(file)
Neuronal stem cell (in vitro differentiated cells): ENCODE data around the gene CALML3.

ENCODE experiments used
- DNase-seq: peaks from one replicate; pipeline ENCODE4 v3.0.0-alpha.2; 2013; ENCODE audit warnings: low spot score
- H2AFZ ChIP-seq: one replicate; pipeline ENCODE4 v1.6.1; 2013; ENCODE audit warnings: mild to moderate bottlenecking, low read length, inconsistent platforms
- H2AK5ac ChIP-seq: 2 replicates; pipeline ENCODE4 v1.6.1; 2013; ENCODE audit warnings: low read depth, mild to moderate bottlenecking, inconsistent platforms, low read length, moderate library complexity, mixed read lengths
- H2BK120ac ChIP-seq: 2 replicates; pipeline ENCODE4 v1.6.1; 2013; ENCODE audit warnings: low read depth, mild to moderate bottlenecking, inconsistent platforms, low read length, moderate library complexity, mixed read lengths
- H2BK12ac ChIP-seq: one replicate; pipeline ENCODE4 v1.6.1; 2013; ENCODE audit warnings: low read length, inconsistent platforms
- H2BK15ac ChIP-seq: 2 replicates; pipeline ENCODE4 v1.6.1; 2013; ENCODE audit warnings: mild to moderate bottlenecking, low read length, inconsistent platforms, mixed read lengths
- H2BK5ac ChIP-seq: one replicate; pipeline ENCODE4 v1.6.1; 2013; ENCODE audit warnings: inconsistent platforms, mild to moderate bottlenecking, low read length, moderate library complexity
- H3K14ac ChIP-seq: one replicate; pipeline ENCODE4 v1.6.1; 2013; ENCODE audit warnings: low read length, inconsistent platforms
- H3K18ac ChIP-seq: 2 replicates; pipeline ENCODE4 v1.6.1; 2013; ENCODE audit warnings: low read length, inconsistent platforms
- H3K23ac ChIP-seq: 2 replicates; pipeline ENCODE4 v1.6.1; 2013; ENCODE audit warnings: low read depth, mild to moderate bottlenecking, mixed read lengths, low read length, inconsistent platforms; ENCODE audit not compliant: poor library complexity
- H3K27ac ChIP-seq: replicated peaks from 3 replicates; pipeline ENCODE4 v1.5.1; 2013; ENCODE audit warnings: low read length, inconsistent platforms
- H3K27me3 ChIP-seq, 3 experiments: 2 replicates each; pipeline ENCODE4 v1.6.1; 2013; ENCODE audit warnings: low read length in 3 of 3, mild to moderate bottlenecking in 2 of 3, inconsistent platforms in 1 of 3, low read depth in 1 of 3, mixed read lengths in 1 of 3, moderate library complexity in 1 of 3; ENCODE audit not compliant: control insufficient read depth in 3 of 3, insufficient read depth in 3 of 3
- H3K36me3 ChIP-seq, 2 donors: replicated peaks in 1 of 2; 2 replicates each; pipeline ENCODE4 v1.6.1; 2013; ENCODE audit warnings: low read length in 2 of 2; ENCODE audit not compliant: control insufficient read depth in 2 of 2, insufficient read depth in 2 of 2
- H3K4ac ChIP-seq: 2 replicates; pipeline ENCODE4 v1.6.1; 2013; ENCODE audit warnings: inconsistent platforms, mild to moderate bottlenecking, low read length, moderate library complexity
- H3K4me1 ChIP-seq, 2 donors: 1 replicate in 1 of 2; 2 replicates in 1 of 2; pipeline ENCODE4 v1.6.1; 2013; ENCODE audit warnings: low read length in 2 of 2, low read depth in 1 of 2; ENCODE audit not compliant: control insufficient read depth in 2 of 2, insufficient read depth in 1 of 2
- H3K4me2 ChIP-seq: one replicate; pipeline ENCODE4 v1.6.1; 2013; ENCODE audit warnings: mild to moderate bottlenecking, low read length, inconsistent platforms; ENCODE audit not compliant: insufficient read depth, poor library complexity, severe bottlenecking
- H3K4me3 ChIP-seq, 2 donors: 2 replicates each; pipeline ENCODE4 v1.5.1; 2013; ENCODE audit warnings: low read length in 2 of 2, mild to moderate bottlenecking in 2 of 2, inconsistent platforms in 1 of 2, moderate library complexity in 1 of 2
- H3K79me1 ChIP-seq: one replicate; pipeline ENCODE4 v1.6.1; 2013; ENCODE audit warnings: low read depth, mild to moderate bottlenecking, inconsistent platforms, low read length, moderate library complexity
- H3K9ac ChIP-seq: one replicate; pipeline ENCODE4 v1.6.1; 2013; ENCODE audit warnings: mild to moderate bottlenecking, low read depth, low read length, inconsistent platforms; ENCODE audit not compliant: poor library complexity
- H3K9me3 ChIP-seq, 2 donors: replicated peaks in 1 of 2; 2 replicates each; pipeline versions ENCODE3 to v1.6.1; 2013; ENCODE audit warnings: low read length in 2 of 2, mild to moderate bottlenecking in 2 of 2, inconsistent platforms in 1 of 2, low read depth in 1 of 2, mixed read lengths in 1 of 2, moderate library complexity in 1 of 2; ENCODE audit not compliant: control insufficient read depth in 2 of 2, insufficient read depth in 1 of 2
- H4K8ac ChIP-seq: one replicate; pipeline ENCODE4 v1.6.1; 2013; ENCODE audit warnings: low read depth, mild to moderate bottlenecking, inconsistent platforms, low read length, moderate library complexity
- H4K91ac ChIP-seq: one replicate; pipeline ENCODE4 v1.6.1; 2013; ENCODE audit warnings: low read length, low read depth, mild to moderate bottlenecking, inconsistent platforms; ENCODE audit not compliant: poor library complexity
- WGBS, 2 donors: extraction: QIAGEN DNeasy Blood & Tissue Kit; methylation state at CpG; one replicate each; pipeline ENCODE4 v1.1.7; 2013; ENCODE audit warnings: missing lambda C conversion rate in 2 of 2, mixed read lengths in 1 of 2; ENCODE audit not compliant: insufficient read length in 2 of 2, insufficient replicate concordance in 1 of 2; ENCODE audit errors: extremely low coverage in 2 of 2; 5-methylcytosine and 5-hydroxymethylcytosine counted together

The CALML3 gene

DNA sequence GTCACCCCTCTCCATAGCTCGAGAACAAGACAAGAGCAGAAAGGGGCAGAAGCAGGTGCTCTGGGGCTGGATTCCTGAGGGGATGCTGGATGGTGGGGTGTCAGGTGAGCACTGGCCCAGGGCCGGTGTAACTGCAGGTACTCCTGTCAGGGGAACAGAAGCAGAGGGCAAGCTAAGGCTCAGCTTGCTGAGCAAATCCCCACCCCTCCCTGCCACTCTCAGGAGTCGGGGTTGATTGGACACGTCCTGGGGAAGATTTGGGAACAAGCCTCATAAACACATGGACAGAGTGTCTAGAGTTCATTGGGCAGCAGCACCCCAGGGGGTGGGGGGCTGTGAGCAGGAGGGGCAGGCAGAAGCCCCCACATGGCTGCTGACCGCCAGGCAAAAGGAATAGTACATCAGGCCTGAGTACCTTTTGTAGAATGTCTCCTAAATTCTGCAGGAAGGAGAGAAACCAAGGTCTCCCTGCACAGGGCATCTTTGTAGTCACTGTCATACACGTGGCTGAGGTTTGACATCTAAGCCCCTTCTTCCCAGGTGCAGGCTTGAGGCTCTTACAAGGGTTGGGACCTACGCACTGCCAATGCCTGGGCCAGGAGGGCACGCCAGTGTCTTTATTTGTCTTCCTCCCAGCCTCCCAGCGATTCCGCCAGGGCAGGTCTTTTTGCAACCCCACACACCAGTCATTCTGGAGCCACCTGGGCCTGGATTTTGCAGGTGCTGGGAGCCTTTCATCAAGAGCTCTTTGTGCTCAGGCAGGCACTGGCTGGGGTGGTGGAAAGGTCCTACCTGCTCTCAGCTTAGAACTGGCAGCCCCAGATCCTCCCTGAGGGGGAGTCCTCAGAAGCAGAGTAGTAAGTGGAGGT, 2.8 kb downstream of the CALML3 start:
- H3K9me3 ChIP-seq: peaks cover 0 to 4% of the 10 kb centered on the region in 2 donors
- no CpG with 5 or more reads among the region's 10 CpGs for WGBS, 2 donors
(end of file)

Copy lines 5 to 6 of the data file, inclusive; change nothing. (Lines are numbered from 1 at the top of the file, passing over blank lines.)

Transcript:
- H2AK5ac ChIP-seq: 2 replicates; pipeline ENCODE4 v1.6.1; 2013; ENCODE audit warnings: low read depth, mild to moderate bottlenecking, inconsistent platforms, low read length, moderate library complexity, mixed read lengths
- H2BK120ac ChIP-seq: 2 replicates; pipeline ENCODE4 v1.6.1; 2013; ENCODE audit warnings: low read depth, mild to moderate bottlenecking, inconsistent platforms, low read length, moderate library complexity, mixed read lengths